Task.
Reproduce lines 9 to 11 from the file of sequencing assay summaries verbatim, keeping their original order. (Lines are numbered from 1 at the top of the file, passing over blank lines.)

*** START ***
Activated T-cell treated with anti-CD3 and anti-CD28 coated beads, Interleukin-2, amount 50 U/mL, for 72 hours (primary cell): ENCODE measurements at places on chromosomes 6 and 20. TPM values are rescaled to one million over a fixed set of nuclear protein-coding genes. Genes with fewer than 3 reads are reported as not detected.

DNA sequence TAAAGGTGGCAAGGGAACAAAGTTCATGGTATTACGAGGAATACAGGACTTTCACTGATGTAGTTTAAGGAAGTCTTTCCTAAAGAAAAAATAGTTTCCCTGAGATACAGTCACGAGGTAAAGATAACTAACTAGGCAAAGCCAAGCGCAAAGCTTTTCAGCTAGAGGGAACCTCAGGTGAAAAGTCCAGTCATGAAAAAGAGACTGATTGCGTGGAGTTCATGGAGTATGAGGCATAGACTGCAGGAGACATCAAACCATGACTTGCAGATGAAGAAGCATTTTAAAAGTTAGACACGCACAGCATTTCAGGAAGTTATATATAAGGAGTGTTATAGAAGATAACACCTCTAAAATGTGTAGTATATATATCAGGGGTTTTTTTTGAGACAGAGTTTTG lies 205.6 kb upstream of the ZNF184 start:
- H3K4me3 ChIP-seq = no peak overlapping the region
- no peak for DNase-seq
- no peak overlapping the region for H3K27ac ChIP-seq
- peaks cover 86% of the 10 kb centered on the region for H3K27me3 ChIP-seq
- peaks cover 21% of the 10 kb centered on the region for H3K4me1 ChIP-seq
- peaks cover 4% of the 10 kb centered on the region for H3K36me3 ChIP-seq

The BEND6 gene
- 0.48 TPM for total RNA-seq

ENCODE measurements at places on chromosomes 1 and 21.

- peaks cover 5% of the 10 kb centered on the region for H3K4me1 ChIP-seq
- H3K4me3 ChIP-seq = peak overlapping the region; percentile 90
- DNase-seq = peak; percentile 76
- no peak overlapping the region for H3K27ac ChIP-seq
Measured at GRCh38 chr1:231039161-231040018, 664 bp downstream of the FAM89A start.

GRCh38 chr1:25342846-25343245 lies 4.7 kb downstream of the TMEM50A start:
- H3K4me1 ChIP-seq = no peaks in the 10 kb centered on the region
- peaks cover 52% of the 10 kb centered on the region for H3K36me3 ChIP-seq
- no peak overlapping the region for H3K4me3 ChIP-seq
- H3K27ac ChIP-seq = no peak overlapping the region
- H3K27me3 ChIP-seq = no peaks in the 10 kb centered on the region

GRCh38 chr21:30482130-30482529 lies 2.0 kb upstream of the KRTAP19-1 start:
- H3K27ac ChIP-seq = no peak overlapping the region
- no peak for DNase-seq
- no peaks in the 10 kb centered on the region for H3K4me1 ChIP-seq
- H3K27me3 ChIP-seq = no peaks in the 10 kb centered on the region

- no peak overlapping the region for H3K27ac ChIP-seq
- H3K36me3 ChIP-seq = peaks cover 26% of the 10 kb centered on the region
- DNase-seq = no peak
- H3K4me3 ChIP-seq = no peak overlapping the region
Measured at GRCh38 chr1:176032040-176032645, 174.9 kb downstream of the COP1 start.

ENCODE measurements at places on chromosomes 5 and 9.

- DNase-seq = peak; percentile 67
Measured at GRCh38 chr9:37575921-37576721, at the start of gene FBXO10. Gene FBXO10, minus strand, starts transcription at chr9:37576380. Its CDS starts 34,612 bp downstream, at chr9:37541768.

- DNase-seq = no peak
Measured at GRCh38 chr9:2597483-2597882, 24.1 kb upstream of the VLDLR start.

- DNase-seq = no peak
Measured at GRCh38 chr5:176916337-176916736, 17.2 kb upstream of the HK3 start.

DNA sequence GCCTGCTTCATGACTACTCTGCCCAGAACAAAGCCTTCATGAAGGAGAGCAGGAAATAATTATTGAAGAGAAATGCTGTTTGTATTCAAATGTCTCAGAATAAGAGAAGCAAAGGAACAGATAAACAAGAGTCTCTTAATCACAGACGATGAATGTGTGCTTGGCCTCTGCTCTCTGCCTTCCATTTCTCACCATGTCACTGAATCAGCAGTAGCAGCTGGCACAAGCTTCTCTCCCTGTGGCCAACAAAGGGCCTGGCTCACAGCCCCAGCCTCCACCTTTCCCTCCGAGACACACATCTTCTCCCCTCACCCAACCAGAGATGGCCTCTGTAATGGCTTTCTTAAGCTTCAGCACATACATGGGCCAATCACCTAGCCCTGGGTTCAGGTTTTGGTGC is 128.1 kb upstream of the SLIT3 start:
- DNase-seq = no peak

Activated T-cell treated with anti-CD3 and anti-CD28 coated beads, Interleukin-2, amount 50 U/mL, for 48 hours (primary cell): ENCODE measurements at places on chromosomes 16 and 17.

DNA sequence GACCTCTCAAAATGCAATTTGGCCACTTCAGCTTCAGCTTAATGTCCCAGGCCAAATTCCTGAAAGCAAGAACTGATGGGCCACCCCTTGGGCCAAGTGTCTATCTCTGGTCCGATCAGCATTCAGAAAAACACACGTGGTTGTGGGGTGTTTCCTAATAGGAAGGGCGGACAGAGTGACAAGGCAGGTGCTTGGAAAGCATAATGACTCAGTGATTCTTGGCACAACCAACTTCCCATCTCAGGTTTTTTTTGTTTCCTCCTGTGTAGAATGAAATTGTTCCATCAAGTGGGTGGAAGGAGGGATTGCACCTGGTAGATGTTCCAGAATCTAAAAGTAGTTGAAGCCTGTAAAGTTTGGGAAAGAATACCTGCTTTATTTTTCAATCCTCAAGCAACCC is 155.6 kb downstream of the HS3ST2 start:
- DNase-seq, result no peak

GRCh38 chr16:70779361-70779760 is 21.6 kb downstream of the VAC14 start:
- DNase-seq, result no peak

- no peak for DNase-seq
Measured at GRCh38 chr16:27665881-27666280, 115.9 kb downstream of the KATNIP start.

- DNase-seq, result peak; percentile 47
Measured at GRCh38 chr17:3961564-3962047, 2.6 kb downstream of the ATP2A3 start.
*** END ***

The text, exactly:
The BEND6 gene
- 0.48 TPM for total RNA-seq

ENCODE measurements at places on chromosomes 1 and 21.